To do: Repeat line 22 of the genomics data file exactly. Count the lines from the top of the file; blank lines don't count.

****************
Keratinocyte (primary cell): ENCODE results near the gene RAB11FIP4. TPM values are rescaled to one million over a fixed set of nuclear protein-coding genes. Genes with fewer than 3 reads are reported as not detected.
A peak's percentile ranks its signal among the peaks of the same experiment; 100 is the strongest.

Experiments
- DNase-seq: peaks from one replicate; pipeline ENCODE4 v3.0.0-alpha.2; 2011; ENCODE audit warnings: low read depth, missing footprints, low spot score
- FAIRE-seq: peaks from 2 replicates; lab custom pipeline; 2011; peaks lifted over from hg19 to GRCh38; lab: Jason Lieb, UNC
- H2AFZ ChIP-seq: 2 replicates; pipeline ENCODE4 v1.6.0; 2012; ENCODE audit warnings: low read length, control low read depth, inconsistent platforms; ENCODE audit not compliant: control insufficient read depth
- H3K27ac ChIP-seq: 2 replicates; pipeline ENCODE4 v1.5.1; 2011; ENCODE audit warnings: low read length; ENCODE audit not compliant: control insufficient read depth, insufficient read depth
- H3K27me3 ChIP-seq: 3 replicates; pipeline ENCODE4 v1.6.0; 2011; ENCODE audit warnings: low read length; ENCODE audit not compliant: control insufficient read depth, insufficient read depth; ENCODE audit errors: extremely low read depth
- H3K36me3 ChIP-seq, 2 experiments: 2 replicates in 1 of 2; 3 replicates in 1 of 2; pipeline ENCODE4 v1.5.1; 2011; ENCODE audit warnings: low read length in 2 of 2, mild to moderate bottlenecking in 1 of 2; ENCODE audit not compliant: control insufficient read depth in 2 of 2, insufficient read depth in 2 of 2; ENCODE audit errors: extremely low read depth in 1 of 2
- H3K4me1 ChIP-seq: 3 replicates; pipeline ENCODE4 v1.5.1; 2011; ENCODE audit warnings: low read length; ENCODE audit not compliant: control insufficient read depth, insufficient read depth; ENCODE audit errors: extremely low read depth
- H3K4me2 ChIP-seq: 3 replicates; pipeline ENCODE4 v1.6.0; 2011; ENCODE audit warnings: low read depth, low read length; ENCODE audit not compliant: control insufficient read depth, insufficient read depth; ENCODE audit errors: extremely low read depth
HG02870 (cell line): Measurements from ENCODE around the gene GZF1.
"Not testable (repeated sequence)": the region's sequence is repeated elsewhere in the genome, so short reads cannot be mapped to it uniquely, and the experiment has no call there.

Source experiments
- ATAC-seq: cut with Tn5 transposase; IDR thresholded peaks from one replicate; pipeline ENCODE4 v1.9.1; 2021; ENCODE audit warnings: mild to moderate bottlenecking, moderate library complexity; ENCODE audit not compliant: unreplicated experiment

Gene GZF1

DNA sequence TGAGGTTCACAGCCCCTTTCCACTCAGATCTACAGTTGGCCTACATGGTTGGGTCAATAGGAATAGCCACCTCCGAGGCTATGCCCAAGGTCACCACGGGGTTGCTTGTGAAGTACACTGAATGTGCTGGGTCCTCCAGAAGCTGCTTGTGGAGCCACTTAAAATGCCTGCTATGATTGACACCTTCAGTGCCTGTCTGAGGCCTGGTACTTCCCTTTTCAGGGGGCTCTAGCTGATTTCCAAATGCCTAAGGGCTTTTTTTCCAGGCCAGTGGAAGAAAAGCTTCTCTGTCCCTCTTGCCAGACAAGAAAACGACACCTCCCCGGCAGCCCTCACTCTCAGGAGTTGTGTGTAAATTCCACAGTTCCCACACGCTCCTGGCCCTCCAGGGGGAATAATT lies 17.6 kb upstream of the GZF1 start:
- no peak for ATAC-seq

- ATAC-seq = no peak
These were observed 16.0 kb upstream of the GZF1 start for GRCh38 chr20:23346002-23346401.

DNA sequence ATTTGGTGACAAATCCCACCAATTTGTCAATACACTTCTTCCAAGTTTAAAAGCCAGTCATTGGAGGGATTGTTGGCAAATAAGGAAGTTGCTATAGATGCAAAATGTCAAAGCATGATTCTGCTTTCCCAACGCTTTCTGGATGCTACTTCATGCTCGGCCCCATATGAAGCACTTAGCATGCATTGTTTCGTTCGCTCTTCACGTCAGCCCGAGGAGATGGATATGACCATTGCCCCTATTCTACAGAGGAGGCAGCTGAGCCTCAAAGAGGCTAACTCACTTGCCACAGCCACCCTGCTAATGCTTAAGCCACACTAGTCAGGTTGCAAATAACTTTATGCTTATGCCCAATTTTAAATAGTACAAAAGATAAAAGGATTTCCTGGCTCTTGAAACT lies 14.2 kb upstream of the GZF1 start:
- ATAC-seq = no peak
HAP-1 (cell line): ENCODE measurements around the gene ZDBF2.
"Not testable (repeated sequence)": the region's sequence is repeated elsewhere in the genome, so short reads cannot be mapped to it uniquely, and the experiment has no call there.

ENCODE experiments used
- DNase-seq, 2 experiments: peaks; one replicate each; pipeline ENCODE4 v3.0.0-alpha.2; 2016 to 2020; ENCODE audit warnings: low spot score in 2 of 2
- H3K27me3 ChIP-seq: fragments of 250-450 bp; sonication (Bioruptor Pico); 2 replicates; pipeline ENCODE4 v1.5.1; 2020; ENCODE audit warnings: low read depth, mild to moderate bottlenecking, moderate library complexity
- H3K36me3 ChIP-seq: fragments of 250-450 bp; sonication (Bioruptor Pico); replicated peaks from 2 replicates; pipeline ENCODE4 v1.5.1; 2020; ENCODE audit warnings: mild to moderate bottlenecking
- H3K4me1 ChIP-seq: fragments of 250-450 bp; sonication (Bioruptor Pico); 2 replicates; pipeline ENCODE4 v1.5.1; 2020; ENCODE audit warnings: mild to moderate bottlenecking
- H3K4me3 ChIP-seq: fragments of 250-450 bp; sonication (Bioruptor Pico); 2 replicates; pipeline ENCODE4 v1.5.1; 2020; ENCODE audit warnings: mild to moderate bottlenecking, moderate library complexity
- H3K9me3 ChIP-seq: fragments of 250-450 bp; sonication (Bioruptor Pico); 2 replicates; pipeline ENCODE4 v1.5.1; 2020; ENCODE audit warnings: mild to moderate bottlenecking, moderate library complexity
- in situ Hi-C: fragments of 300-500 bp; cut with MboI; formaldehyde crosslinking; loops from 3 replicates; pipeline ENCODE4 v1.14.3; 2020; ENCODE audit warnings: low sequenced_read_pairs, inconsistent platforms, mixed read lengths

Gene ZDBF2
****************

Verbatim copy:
- ATAC-seq = no peak